Buildings in Germany are designed to keep heat inside. The windows and doors seal tightly and it can therefore be a challenge to ensure proper ventilation.
A lack of ventilation encourages the growth of mould or mildew. Mould will grow in damp places and thrives particularly well on cold, damp surfaces. Once mould occurs, it is not enough to simply remove the stains. The cause of the mould must also be identified and eliminated.
Some of the health issues caused by mould are a stuffy nose, wheezing, red or itchy eyes, skin allergies or asthma.
- Keep humidity levels in your home under 50%
- Fix any water leaks in the walls, roof and plumbing
- Air your home regularly
How to air your home
The Germans call the regular airing of your home “Stoßlüften” and it is advised that you do it throughout the whole year. The idea behind this is to exchange hot damp air with cold dryer air.
- Open all the windows in your house fully (kipping doesn’t help)
- Turn down the heating if it is on
- Leave the windows open for the recommended time, see below
- Close all windows again
- Turn the heating back on
Air your home at least 4 times a day for the recommended minimum time.
- December – January: 5 minutes. Do not ventilate for longer than 5 minutes as too much heating will be lost. There is also a risk that the window sill or window frame will cool down too much and mould will grow.
- March and November: 10 minutes
- April and September: 15 minutes
- May and October: 20 minutes
- June – August: 30 minutes
- To create an effective draft, make sure opposite windows are open.
- The higher the outside temperature, the longer you have to ventilate your home.
- A family of four can release up to 12 litres of moisture a day. Ventilate more often when you are home or when more people are present.
- Use hygrometers in all the rooms.
- Dehumidifiers can help prevent the growth of mould and mildew
- Air your kitchen after cooking. Consider installing extraction fans.
- Air your bathroom after showering. Consider installing extraction fans.
- Air your bedroom after getting up.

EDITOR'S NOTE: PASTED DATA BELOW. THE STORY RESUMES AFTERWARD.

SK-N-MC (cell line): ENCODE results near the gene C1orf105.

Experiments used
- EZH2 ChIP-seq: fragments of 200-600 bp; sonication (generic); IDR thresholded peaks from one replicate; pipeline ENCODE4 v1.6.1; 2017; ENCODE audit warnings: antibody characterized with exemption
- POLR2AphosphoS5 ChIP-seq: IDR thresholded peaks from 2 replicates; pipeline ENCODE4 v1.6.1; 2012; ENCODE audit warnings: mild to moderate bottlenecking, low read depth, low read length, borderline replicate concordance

- Keep the temperature in your home at least above 15 degrees Celcius. When the temperature drops below 16 degrees, it can lead to the condensation of moisture
- Clean your damp surfaces with anti-mould products, for example, in the bathrooms.
- When you use a tumble dryer, buy one with a condenser.
- Try not to place big furniture, like cupboards, up against any walls that are exposed to the outside.
- Your landlord can specify ventilation requirements in your rental contract. Be sure to comply with them.
- According to the Umwelbundesamtes, a superficial mould infestation measuring less than half a square meter can be removed by a non-professional, as long as the person does not have an allergy to mould spores.
- Mouldy wallpaper should be removed and disposed of.
- Textiles that are affected by mould should be washed; if the mould stains or smell cannot be removed, they should be disposed of.
Info on the web
- Info from the CDC
- WHO – Dampness and mould
- Energie-fachberater Stoßlüften
- Mieterschuts & Mietverein (Tenant association)
- YouTube video in German
- Gesundes Raumklima Flyer from the Verbraucherzentrale
If you have discovered mould in your rented home, you should contact your landlord.
Please read more on Stiftung Warentest
If the landlord is responsible for the mould, the tenant might have the right to a reduction in rent. Please read more here
|Schimmel||Mould, mildew||A type of fungi that grows in damp and poorly ventilated areas. IT reproduces by making spores|
|Kipp||tilted||If you only kipp your windows, it can aggravate the problem, as it will cause condensation around the window|
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